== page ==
HOME PAGE of The Book Shop in Lee-on-the-Solent
Hive HOME PAGE of The Book Shop in Lee-on-the-Solent

Local Information

A turn of the century postcard of Pier Street. Both buildings are still standing.

A turn of the century postcard of Pier Street.
Both buildings are still standing.

The town of Lee-on-the-Solent is on the south coast of Hampshire, almost directly across the Solent from Cowes, on the Isle of Wight. Since 1928, Lee has been part of the Borough of Gosport.

Before Lee-on-the-Solent came into being, the area was called Ly, Le Breton, or Lee Brittain. Indeed, the oldest building in Lee-on-the-Solent is called Le Breton Farm, and dates from the fourteenth century. Although it is now a private home, further along the ancient track leading north from the coast (now Pier Street and Manor Way) is another ancient farm house, now a pub called The Bun Penny, named after a well known coin of 1860-1894 depicting the head of Queen Victoria.

A view of Pier Street
Pier Street
Lee-on-the-Solent, as a town, was really the vision of one man, Charles Edmund Newton Robinson, who persuaded his father (Sir John Charles Robinson, director of the Victoria & Albert Museum) to create a limited company to buy up largely unused land for the development of a resort, in 1884. The Marine Parade was constructed first, followed by the construction (1885-1888) of a 750ft long Pier, with regular steamer service to Southsea. The (still standing) terrace of shops and balconied apartments on the east side of Pier Street was part of that development. In 1894, a railway connection was built, the terminus of which still stands, now used as an amusement arcade. (Rail service was discontinued in the 1930s.)

In 1905 the Lee-on-the-Solent Golf Club was formed at a meeting at the Victoria Hotel (now the Bun Penny), the Lee-on-the-Solent Sailing Club in 1908, and the Lee-on-the-Solent Tennis Club followed in 1911. 1918 saw the opening of RAF Lee-on-the-Solent, which was later greatly expanded to become, in 1938, HMS Daedalus. It became HMS Ariel 1959-1965 and later, again, HMS Daedalus. It is now closed, and the future use of the site is uncertain.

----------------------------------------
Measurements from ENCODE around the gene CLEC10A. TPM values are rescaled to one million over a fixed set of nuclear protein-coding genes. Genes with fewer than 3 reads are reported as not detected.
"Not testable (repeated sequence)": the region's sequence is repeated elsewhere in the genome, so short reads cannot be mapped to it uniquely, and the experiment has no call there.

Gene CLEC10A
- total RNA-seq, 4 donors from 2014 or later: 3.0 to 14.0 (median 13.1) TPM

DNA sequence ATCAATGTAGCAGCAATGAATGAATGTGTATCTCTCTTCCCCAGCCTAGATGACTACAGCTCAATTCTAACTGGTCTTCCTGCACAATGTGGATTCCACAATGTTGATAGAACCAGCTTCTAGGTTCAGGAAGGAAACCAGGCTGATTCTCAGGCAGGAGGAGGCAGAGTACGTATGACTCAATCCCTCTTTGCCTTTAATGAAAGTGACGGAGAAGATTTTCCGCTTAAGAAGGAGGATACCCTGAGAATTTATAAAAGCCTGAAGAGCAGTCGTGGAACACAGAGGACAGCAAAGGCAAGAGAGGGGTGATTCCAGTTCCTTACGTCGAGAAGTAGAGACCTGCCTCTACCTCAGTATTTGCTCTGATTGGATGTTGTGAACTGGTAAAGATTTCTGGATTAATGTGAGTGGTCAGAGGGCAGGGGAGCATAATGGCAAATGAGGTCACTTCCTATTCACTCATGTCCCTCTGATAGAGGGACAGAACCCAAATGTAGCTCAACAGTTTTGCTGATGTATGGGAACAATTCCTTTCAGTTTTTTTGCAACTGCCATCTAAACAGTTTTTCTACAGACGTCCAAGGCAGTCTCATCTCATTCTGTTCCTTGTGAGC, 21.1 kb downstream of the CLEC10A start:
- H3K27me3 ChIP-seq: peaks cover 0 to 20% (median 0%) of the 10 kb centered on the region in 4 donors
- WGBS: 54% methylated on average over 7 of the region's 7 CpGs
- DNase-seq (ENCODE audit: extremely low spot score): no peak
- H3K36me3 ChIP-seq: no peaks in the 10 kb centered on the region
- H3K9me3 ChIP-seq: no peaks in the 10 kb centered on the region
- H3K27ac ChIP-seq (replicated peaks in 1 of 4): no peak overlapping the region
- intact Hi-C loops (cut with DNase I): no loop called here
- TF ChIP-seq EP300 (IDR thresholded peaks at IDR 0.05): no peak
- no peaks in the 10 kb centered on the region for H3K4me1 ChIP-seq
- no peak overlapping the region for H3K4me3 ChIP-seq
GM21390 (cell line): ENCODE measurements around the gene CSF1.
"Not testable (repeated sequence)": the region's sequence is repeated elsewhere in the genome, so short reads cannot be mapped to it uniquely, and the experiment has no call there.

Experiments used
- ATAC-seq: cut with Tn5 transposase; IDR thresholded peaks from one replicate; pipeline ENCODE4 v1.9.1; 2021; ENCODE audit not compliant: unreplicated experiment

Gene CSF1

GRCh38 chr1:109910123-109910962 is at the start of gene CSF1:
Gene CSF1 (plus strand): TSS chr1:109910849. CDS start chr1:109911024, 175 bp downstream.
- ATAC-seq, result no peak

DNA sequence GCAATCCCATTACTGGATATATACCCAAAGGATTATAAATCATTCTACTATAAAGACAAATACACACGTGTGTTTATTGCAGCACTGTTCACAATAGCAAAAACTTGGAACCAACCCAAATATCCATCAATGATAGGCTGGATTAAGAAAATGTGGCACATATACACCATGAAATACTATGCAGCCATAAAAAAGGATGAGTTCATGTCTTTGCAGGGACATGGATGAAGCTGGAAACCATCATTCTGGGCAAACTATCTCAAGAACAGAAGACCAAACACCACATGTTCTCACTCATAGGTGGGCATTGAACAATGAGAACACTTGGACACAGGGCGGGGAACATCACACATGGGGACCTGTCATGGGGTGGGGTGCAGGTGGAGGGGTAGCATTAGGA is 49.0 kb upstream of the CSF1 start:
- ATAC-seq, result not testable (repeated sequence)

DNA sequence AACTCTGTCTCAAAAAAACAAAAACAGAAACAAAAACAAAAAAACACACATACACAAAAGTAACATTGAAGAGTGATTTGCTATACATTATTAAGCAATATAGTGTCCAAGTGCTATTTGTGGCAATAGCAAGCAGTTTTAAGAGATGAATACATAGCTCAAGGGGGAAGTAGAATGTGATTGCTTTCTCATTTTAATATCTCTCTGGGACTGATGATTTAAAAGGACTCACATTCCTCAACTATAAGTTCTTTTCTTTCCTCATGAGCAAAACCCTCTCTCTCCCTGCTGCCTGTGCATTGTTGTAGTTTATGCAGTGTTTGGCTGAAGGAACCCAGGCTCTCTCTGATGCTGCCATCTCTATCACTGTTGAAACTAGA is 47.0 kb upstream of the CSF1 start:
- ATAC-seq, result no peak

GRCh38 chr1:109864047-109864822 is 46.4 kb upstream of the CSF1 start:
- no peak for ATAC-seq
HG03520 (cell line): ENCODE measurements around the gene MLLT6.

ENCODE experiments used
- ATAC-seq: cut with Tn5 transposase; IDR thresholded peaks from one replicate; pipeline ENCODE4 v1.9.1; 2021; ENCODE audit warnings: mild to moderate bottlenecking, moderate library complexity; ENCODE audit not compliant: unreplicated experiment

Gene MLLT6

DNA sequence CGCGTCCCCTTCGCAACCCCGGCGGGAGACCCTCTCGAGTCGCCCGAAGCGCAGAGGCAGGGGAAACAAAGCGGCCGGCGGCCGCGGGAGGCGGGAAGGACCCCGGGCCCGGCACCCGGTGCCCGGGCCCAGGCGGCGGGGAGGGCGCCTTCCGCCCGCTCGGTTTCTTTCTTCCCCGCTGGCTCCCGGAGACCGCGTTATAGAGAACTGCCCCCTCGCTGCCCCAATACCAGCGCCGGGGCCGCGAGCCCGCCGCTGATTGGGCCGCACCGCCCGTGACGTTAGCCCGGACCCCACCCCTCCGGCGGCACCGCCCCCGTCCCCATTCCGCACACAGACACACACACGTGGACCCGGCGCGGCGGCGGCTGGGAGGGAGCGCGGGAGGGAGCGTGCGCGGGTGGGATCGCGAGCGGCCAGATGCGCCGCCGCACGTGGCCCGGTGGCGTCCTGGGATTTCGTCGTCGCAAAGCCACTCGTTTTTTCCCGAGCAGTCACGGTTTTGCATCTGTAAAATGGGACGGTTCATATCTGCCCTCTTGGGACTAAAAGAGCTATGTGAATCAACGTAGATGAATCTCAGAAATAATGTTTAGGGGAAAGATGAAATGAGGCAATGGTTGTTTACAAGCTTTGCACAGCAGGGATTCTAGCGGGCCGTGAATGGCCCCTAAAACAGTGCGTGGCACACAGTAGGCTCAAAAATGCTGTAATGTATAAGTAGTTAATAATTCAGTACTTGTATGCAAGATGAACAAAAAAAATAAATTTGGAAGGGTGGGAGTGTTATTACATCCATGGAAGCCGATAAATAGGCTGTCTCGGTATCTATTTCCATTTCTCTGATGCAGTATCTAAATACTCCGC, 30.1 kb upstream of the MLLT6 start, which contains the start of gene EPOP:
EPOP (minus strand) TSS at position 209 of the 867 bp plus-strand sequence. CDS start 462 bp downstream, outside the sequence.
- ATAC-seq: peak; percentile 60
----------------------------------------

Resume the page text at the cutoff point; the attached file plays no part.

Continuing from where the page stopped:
Looking down the Hight Street
High Street
The 1930s were a decade of great change for Lee-on-the-Solent, as evidenced by the Art Deco block of flats and shops still standing on the Marine Parade and the row of Art Deco houses on Milvil Road, one of which has been charmingly restored as a stylish B&B. 1935 saw the construction of the Lee Tower complex, a local and regional landmark with a cinema, a ballroom, a restaurant, lounge, and saloon bar - all topped by a striking white tower and clock, with a 120 ft high observation deck, described by Nikolas Pevsner's architectural guide to Hampshire as "a good piece of second-rate inter-war modernism of the slightly jazzy sort, constructed of concrete when concrete seemed very up-to-date". He descibed the white tower as looking "rather like an elongated cigarette lighter". The tower complex was comandeered by the military during WWII. An attempt to revive its sagging fortunes was made in 1964, when the interior was reconfigured (the cinema was turned into a bowling alley). In 1971, the decision was made to demolish the complex. The Pier, too, had a long period of decline. In 1932 a fire destroyed the popular pavilion at the far end of the pier, which was never rebuilt. In 1939, like so many other British piers, it was "breached" by the military in the interest of coastal defense. At war's end, alas, the damage was never repaired and the remaining pier structure was demolished in 1958.

Recent developments in Lee-on-the-Solent have seen the withering of the remaining tourist infrastructure (the last of the large hotels has now closed, although there are still many fine Guest Houses and B&Bs), the construction of many retirement flats and, more recently, the development of hundreds of new family homes in the Cherque Farm area of east Lee. Although its days as a "resort" may be past, Lee-on-the-Solent continues to attract hundreds of visitors drawn by the pleasant High Street, seaside location, and leisure opportunities.



Gosport Tourist Office

Lee-on-the-Solent Library


The Book Shop

The Book Shop
142 High Street
PO13 9DD
(023) 9255 6592

See map

21 October 2018
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